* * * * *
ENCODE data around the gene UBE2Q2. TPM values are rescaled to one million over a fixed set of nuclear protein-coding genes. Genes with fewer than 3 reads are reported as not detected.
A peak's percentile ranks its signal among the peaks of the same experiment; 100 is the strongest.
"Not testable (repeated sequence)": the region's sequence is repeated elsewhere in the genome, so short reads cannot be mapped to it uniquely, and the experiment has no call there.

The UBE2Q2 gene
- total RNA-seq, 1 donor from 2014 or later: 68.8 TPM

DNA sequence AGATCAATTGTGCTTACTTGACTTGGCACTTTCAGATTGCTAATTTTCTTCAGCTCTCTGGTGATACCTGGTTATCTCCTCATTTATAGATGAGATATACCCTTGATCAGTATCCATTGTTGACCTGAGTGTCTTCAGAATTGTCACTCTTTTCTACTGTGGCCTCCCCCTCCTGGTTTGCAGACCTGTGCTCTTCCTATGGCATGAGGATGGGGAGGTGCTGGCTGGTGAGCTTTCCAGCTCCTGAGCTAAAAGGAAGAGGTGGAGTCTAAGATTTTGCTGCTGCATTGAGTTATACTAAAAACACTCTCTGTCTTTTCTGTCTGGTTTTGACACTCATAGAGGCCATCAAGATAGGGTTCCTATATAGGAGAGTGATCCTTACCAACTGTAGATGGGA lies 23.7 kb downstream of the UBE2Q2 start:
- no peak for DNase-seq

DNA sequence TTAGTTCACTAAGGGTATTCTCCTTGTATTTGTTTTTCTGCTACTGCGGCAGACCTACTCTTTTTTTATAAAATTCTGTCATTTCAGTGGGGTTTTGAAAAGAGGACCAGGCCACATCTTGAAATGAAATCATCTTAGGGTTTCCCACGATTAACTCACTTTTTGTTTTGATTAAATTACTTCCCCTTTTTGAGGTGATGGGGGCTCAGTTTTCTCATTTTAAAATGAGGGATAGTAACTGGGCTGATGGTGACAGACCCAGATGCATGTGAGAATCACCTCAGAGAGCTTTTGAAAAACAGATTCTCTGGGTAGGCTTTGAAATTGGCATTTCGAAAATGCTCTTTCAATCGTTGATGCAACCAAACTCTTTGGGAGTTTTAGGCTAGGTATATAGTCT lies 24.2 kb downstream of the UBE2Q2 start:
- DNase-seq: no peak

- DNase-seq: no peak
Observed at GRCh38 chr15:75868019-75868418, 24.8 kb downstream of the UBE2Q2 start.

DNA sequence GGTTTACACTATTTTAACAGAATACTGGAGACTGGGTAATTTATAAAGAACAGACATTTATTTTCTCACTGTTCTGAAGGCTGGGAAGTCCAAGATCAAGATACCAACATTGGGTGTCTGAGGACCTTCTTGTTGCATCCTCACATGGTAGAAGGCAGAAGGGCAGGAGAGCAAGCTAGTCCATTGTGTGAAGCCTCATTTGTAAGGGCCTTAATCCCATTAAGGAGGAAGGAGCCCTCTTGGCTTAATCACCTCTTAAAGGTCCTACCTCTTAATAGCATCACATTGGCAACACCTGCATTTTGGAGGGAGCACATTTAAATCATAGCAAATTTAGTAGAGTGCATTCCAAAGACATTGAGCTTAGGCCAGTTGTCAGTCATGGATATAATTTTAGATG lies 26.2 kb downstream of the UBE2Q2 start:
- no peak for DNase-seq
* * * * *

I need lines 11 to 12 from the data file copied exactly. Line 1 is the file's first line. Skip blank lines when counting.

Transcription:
Observed at GRCh38 chr15:75868019-75868418, 24.8 kb downstream of the UBE2Q2 start.

DNA sequence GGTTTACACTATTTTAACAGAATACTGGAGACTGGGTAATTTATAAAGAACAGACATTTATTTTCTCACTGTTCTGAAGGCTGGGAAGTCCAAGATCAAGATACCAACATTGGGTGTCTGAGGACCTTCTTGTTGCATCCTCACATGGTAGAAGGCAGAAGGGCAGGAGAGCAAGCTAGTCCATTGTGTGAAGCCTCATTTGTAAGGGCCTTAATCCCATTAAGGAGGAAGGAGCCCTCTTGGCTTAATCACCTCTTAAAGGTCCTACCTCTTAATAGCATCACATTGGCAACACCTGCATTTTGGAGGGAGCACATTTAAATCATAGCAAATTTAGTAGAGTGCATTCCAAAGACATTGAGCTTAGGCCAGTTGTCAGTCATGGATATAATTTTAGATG lies 26.2 kb downstream of the UBE2Q2 start: